The Forum releases its submission to the FASEA CPD proposal

Graham Rich | Portfolio Construction Forum | 12 September 2018


Portfolio Construction Forum delivered a 23-page submission to the Financial Adviser Standards and Ethics Authority (FASEA) on 31 August, in response to FASEA's proposed guidance on future continuing professional development (CPD). The Forum's submission was driven by a considered view that the FASEA CPD proposal is fundamentally flawed, and falls well short of any reasonable community expectation of FASEA and what drove its formation.

The Forum has long believed that education standards for the entire Australian financial services community, including CPD standards, should be increased from the current minimum requirements set out in ASIC Regulatory Guide (RG) 146 - and that professional CPD standards should extend beyond the industry's current preoccupation with financial product sales and financial product advice. In the Forum's view, the FASEA CPD proposal achieves neither objective.

In its submission, the Forum raised its concern that, in its current form, the proposed FASEA CPD regime will create conflicts of interest for licensees, while failing to lift standards of continuing education required of an entire emerging profession. By adopting the Forum's recommendations, we believe that FASEA will be better positioned to meet its responsibility for building a framework for best practice continuing education directly aligned with professional financial advice.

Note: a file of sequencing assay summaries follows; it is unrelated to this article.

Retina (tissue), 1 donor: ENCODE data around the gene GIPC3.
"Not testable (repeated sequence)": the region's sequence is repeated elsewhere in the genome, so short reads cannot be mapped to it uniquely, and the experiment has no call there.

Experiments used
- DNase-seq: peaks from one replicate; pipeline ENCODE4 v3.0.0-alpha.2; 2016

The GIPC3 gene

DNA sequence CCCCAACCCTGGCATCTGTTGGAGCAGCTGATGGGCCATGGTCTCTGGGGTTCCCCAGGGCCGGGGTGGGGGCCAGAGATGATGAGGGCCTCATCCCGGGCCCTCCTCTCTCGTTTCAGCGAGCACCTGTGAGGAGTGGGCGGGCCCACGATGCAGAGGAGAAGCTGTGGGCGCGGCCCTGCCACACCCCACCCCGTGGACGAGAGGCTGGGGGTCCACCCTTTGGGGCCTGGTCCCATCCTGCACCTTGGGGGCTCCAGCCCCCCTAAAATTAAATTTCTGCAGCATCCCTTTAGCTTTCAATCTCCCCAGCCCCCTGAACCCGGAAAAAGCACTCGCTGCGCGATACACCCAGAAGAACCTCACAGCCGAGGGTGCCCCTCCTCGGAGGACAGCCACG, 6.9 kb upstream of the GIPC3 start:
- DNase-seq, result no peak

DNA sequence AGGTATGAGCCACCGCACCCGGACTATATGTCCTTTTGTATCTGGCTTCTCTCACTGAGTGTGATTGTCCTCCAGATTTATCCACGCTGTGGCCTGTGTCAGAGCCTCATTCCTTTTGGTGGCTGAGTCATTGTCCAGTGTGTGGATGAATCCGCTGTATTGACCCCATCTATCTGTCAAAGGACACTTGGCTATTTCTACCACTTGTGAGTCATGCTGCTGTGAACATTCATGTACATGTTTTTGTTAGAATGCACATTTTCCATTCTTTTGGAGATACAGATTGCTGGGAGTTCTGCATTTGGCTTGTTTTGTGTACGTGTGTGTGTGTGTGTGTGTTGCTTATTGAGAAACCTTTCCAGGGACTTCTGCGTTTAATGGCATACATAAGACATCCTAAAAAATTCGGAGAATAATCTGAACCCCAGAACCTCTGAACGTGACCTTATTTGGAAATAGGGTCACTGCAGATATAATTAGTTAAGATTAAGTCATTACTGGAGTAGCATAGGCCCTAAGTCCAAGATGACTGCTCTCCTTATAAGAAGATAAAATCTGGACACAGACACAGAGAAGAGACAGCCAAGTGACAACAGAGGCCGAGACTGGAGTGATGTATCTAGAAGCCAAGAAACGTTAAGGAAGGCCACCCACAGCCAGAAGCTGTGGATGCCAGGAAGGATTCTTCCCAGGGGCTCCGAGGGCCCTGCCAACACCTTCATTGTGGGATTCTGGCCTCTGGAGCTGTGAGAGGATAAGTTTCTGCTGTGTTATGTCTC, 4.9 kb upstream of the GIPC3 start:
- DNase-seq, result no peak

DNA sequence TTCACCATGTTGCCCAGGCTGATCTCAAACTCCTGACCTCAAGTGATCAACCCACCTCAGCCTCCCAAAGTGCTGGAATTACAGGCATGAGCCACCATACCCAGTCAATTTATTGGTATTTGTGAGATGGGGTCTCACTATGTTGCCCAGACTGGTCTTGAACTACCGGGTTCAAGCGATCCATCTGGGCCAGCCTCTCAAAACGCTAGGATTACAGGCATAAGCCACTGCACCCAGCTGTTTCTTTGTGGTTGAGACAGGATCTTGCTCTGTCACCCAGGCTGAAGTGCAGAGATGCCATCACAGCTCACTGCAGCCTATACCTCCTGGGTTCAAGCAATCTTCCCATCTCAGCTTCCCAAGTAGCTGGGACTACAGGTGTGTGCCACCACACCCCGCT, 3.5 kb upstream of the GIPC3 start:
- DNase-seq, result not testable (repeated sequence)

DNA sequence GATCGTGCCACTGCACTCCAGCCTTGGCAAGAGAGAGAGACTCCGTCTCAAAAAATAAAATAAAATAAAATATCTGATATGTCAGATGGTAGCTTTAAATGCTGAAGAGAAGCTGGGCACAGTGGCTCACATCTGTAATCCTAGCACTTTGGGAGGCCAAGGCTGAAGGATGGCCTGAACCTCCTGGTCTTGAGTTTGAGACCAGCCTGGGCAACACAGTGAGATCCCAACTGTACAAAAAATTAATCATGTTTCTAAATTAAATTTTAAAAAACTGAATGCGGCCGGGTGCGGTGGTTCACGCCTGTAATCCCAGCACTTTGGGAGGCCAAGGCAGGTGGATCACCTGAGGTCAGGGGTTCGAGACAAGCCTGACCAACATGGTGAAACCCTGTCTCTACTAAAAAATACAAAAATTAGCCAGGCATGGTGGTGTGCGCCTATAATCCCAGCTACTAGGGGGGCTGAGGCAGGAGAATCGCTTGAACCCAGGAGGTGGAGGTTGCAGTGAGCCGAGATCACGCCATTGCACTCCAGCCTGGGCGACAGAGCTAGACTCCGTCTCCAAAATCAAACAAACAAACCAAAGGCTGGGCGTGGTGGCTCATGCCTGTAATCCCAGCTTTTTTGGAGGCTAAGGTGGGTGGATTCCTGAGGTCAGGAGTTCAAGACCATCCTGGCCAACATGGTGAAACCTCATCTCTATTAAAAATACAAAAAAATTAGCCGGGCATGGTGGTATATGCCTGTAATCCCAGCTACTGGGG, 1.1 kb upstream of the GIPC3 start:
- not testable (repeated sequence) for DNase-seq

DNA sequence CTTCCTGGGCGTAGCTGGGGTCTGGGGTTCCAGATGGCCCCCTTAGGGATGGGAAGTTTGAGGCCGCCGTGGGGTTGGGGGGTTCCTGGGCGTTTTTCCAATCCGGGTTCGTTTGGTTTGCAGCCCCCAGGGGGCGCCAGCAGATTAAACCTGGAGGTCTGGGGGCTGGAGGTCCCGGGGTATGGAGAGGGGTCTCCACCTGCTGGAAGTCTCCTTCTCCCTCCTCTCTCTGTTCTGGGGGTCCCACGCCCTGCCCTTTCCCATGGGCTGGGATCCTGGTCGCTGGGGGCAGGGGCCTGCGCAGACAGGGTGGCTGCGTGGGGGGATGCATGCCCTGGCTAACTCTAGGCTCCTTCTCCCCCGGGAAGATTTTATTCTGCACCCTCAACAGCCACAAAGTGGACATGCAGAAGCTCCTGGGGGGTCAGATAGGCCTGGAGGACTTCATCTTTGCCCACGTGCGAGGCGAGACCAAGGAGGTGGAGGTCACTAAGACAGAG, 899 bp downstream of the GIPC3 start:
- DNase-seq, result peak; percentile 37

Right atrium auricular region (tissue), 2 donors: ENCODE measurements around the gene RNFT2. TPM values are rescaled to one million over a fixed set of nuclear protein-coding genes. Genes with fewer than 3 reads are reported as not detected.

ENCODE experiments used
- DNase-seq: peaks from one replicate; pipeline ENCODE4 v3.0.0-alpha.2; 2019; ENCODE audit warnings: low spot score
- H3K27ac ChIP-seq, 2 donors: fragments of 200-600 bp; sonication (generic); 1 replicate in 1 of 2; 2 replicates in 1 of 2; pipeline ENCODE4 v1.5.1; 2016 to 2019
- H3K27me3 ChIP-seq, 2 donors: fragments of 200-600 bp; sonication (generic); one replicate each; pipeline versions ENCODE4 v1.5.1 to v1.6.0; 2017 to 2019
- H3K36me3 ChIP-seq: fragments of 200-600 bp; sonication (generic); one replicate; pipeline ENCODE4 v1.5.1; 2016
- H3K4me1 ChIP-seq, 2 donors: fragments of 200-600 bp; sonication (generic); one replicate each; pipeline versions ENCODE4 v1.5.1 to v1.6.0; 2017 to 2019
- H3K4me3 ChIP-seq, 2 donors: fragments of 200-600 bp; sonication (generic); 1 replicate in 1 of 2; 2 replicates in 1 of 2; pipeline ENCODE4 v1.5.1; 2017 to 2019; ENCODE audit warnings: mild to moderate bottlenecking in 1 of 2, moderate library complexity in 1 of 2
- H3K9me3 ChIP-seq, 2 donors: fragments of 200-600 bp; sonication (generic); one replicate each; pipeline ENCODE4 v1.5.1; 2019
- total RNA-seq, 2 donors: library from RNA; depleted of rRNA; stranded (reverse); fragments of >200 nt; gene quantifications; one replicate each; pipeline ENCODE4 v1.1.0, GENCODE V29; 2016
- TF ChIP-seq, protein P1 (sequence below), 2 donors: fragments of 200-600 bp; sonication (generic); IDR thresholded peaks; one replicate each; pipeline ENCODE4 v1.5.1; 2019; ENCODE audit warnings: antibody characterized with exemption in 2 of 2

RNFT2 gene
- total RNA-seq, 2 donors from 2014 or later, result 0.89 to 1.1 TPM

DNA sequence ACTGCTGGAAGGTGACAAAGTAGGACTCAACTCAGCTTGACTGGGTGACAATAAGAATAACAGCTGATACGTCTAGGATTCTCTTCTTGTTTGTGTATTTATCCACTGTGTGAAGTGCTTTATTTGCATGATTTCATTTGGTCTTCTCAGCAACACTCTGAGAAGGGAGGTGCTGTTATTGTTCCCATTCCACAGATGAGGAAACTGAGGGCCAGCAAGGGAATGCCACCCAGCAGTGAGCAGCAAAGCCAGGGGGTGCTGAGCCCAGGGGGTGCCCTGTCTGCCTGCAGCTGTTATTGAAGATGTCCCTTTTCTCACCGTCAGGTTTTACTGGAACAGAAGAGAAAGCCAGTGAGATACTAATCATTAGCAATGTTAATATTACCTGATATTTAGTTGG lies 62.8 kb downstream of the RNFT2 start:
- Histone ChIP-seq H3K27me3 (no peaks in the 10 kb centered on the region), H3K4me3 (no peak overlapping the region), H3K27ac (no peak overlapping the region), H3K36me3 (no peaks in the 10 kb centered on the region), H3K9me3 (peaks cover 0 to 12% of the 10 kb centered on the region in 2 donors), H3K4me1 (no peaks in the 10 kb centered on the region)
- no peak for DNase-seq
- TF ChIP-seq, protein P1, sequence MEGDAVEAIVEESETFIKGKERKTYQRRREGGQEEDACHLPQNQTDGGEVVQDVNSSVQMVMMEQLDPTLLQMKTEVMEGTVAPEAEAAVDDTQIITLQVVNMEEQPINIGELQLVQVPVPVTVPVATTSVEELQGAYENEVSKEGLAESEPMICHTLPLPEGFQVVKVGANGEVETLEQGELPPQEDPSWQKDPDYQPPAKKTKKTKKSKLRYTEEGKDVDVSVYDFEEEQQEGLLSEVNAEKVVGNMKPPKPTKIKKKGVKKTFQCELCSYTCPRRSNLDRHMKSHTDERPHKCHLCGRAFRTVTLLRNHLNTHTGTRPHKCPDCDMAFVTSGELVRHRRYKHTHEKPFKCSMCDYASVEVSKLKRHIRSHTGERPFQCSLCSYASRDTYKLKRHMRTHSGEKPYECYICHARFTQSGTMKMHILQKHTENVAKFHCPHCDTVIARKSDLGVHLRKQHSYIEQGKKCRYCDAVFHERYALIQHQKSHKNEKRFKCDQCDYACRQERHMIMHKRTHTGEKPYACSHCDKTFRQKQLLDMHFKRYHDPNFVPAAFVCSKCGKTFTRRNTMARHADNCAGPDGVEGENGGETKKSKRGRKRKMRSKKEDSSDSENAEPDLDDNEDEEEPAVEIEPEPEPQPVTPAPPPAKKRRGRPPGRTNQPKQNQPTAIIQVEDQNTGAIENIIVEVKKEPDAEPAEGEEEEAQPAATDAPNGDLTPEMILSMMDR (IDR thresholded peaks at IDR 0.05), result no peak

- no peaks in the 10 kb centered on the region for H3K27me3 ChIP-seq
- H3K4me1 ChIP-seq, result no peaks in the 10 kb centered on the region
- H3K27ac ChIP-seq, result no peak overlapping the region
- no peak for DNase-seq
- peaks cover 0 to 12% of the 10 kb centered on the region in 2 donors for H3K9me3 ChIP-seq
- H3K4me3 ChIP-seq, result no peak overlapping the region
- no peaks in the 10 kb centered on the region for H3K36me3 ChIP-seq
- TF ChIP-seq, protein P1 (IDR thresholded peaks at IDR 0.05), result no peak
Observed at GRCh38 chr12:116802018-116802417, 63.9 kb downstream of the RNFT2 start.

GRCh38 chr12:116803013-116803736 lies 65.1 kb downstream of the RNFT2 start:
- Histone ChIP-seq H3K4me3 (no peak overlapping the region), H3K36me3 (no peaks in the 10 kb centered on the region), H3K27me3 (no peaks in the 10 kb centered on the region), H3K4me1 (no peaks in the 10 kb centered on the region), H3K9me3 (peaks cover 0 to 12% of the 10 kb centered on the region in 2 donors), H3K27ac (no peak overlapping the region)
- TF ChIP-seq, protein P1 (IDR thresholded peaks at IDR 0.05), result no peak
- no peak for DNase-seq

Consequently, the Forum’s submission is built around three central recommendations:

  1. That responsibility for the CPD regime should be more closely aligned with FASEA's proposed initial education regime – specifically, in the sense that CPD should be a shared responsibility between advisers and licensees, rather than the majority of responsibility resting with licensees.

    The benefit of doing this: Adopting the shared responsibility approach, and independent accreditation, will remove the potential for conflicts of interest, and increase the chances that continuing education standards will be met. Further, a mutual agreement approach supports Standard 10 of the proposed FASEA code of ethics, which states: "a relevant provider (financial adviser) must develop and maintain a high level of relevant knowledge and skills."

    If we don’t do this: Conflicts of interest arise, whereby licensees are more likely to enforce regimes which focus CPD activity on their own in-house products, rather than the balanced mix of competencies necessary for quality financial advice.

  2. That CPD should provide AQF Level 7 equivalent continuing education – in contrast to a narrow, product-focused education (which has been the case, and is proposed to be the case in future). Further, that the range of competencies should address the balanced mix of competencies necessary for quality financial advice.

    The benefit of doing this:  By benchmarking continuing education against AQF Level 7, the professional, ethical and education standards of financial advisers will be maintained and extended.

    If we don’t do this:  Continuing education standards remain at the RG146 level.

  3. That the CPD regime be designed to contribute to lifting financial advice standards beyond what is currently considered the minimum acceptable.

    The benefit of doing this: maintaining and extending the professional, ethical and education standards of financial advisers will support the evolution and provision of financial advice into a profession.